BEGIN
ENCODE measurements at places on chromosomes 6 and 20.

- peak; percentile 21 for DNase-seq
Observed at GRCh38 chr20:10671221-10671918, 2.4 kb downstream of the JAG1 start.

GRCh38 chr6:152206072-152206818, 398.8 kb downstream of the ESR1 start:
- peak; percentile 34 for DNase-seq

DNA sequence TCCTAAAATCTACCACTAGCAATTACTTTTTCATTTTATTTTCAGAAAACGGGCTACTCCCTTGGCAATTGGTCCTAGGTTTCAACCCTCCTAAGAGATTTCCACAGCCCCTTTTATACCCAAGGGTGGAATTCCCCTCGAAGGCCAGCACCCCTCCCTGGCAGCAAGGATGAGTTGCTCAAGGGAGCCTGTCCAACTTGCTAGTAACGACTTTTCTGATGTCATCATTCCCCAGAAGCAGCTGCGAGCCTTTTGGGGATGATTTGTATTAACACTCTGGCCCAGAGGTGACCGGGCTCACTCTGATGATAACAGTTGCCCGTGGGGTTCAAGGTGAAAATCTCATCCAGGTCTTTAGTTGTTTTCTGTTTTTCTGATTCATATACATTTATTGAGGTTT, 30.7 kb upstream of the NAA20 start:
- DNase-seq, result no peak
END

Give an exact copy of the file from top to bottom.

ENCODE measurements at places on chromosomes 6 and 20.

- peak; percentile 21 for DNase-seq
Observed at GRCh38 chr20:10671221-10671918, 2.4 kb downstream of the JAG1 start.

GRCh38 chr6:152206072-152206818, 398.8 kb downstream of the ESR1 start:
- peak; percentile 34 for DNase-seq

DNA sequence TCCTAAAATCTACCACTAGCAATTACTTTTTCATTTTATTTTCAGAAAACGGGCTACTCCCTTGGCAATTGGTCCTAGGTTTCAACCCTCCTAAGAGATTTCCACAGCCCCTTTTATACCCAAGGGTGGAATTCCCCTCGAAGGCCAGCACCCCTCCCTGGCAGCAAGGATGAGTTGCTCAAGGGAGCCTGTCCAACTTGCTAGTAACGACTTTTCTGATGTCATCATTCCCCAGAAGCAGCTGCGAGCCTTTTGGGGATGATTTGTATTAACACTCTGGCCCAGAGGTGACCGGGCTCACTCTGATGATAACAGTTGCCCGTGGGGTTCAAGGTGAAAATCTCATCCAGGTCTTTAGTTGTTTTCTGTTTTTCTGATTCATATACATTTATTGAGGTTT, 30.7 kb upstream of the NAA20 start:
- DNase-seq, result no peak